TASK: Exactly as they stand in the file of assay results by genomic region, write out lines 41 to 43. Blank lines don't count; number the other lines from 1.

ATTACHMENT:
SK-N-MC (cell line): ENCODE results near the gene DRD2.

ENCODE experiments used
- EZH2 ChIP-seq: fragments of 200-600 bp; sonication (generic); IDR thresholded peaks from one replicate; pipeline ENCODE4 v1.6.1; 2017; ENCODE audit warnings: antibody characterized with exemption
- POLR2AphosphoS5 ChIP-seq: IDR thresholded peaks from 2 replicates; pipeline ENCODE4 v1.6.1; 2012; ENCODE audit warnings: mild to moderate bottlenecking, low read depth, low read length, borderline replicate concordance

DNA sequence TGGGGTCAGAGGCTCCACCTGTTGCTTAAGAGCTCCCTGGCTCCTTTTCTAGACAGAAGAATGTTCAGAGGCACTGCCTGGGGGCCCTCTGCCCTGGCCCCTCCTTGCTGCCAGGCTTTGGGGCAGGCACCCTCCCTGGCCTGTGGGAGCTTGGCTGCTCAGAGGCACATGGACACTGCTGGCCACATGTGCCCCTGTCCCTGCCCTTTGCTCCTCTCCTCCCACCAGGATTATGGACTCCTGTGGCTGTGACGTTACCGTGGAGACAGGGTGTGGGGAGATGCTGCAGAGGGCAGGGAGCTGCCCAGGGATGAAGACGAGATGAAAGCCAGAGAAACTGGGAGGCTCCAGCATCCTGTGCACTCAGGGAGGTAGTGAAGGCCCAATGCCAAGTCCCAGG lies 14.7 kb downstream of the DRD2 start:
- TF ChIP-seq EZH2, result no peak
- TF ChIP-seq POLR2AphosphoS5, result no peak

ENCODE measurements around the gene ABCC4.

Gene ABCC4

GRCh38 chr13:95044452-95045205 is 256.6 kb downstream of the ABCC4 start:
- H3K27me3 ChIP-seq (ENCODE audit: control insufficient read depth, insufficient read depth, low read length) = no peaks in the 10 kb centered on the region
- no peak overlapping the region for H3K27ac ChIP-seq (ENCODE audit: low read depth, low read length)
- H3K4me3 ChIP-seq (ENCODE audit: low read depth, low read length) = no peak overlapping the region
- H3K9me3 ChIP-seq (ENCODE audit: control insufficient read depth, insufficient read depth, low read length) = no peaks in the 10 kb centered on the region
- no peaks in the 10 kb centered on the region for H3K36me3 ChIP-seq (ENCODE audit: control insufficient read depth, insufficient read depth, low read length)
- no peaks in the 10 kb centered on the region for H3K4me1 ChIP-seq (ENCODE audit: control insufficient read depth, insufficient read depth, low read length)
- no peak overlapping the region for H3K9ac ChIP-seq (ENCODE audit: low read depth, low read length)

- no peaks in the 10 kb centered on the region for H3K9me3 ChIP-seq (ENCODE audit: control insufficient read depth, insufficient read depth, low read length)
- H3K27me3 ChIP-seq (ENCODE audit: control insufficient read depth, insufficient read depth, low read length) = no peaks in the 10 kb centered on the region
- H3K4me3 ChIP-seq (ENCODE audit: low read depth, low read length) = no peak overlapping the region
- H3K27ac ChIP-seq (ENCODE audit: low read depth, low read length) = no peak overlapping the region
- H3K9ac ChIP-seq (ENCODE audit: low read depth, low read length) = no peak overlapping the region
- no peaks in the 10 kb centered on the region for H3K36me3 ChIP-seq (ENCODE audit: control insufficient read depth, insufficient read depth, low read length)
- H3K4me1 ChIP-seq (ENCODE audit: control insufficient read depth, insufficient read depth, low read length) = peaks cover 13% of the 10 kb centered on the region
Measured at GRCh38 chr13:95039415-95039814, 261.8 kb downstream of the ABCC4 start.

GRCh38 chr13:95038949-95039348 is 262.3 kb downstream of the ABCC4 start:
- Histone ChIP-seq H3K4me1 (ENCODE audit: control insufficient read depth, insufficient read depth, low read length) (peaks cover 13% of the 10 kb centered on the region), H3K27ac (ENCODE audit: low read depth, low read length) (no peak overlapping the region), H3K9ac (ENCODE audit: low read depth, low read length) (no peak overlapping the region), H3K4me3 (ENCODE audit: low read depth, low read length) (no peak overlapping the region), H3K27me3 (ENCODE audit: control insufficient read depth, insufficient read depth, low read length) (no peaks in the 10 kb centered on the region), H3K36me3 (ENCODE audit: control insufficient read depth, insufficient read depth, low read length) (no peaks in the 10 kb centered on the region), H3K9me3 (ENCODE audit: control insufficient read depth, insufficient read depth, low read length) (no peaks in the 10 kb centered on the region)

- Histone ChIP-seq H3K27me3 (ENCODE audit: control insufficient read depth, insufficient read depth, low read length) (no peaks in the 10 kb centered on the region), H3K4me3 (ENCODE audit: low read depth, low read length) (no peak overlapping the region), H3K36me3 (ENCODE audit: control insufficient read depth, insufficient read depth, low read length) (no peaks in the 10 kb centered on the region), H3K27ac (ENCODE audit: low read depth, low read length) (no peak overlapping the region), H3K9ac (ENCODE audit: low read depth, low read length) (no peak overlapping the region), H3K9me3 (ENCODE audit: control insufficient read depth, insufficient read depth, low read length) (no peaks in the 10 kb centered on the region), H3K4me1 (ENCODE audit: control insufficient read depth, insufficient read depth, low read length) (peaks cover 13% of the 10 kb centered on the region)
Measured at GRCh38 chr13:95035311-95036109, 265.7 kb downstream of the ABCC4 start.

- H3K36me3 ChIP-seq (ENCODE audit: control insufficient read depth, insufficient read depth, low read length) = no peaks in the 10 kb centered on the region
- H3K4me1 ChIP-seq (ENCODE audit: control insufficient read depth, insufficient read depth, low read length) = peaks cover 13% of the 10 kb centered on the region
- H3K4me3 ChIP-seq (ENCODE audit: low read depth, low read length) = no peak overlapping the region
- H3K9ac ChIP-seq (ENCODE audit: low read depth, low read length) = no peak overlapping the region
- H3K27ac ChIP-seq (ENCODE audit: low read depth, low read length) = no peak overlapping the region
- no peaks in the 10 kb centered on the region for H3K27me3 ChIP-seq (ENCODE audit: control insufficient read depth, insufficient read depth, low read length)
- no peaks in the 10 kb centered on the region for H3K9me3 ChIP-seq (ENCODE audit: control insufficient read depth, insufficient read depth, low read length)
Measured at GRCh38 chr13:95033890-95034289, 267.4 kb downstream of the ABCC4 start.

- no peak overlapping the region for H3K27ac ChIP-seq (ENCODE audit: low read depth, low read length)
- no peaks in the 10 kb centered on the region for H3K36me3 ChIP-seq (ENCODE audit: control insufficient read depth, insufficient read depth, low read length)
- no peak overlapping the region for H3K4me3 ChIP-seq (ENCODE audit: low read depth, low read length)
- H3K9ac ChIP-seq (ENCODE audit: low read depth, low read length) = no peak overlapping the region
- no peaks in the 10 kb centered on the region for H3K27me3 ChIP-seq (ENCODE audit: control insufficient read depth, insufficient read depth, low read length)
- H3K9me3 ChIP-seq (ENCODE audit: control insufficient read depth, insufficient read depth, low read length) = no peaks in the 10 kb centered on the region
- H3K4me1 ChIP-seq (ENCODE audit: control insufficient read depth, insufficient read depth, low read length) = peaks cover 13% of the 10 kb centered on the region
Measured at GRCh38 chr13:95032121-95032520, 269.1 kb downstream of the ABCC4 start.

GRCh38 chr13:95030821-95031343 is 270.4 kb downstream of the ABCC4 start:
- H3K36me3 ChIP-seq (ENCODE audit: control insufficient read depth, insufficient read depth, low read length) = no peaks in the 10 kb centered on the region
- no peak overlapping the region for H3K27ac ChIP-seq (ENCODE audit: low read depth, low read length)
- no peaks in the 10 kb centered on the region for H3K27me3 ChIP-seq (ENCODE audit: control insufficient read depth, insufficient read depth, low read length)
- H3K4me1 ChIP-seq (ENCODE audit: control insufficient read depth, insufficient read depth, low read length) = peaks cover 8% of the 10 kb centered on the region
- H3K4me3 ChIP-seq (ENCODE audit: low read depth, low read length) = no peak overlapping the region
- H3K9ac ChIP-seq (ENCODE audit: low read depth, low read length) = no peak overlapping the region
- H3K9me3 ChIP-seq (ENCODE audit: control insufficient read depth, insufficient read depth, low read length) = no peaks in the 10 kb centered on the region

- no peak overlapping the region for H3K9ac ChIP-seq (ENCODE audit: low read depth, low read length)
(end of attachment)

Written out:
- H3K9ac ChIP-seq (ENCODE audit: low read depth, low read length) = no peak overlapping the region
- no peaks in the 10 kb centered on the region for H3K27me3 ChIP-seq (ENCODE audit: control insufficient read depth, insufficient read depth, low read length)
- H3K9me3 ChIP-seq (ENCODE audit: control insufficient read depth, insufficient read depth, low read length) = no peaks in the 10 kb centered on the region